The agreement between Junts per Catalunya, Esquerra Republicana and En Comú will allow that, after two financial years, 2018 and 2019, of the Catalan budget rolling over, this 2020 it can be substituted for a new one with a strong social component. The budget gives significant priority to two departments as sensitive for the public as Health and Education; it gives greater staff resources to the Mossos d'Esquadra police force and the fire service, growing, as such, the interior ministry; it increases non-capital spending by more than 3 billion euros (£2.6 billion; $3.3 billion) and increases public investment by more than 400 million euros to 2 billion. Budgets are always as difficult to explain as they are to pass if there's no clear majority and, certainly, in Catalonia they tend to cost more than elsewhere given the fractured nature of the political map.
If the budget tends to be an achievement, almost always, in any government, of the person in charge of the economy, in this case that's doubly true, since that minister has had to take on the negotiations with a certain apathy from the Catalan president, Quim Torra, too often little interested in the complicated management of the administration of the autonomous community. In the end, it had to be minister Meritxell Budó (JxCat) who appeared in the photo of the negotiations to present the three-way agreement.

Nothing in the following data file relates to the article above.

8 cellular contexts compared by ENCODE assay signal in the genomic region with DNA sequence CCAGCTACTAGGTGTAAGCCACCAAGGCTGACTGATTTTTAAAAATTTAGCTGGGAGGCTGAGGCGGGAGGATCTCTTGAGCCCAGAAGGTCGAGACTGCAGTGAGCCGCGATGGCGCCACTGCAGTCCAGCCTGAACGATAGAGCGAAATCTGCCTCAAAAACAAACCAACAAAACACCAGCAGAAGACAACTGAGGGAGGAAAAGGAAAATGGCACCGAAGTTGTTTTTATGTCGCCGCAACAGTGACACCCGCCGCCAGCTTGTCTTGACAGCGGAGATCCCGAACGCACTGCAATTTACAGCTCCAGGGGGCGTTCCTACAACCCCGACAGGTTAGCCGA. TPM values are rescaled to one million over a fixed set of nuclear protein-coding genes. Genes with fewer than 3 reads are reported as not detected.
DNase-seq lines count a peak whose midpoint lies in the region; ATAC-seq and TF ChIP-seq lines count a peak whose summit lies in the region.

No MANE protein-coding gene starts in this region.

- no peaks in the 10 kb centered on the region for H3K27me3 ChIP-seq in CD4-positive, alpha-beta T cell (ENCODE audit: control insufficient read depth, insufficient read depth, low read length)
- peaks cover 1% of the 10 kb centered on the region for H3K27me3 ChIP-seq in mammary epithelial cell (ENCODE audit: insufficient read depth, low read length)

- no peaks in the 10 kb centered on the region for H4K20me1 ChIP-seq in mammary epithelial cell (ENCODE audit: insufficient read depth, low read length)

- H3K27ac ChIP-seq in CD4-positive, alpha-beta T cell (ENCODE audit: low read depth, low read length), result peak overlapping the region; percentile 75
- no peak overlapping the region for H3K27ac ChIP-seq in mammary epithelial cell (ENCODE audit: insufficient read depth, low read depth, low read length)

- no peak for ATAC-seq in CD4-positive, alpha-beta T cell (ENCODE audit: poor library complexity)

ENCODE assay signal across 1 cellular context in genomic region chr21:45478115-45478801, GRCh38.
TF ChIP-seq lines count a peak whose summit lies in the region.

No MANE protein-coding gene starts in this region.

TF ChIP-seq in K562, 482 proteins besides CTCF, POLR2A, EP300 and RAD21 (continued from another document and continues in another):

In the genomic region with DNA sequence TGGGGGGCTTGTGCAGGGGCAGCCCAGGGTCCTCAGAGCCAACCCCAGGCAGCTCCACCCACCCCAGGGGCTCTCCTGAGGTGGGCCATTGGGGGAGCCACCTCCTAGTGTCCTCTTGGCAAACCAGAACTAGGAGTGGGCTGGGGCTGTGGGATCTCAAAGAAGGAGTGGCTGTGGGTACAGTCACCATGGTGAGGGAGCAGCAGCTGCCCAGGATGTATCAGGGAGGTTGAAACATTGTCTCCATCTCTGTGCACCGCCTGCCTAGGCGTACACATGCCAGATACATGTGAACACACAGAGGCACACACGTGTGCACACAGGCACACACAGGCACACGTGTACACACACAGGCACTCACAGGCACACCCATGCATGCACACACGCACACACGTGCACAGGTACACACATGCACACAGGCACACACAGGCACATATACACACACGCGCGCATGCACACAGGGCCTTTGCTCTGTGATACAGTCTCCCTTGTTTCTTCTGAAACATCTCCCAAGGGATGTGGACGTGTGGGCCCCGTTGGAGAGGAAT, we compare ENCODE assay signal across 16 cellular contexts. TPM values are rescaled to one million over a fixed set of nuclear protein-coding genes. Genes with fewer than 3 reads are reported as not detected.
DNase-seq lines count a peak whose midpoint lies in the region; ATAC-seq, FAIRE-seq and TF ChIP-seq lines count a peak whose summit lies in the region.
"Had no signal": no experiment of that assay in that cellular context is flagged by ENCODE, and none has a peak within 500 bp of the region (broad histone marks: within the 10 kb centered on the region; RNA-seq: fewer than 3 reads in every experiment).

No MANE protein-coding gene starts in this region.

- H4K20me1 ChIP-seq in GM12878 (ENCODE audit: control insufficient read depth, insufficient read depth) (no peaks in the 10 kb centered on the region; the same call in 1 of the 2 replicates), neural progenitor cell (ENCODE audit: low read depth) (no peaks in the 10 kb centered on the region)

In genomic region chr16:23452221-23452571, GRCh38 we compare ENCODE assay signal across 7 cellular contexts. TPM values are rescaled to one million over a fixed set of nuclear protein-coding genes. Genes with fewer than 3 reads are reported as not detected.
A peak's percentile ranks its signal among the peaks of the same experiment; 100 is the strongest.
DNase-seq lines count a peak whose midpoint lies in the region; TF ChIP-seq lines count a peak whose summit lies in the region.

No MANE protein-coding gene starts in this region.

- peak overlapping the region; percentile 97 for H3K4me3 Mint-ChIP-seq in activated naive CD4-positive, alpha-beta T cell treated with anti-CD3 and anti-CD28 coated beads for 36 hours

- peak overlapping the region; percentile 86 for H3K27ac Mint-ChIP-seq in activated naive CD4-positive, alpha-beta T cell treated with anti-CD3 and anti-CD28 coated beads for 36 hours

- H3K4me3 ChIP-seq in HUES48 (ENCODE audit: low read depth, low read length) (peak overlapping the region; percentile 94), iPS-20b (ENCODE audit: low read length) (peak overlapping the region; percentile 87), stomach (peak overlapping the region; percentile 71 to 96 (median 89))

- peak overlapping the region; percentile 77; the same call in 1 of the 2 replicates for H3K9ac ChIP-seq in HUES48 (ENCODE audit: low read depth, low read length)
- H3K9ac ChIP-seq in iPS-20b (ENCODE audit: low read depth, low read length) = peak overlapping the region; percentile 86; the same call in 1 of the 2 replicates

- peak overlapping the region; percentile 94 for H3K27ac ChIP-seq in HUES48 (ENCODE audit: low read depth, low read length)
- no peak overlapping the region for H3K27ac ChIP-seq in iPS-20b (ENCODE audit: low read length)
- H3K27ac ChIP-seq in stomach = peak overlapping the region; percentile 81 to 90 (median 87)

The vice-president and economy minister, Pere Aragonès, has managed a triple feat with the budget: he emerges as a politician capable of pulling together agreements beyond the strict confines of the government; he strengthens his leadership within Esquerra Republicana, a party in which he's been taking on an ever greater public role; and he gets a little closer to his nomination as candidate for president of Catalonia. To this we have to add that the complex arithmetic in the Congress and the agreement for the investiture of Pedro Sánchez has given him a direct line of communication with the Spanish government, something there isn't a lot of in the Catalan executive.
Not everything sparkles in this new budget since, for example, the tax increase on income above 90,000 euros is a headline that's hard to swallow and hard to sell. Above all, because if the fiscal deficit Catalonia is suffering from of some 16 billion euros were to be reversed, the accounts would be more expansive and cost the public's pockets less. It's necessary to continue insisting on the affront of the fiscal deficit, explain it well outside and within Catalonia and mobilise Catalan society to overcome the injustice it represents.
The independence movement has to try, by all means possible, to achieve its political objective and maintain its electoral commitment. But until then, it's necessary to keep striving in the ordinary management of a Catalan administration subject to institutional abuses with very few precedents in Europe. To do so, the budget is good leverage, knowing that it's not the just nor the definitive solution, far from it.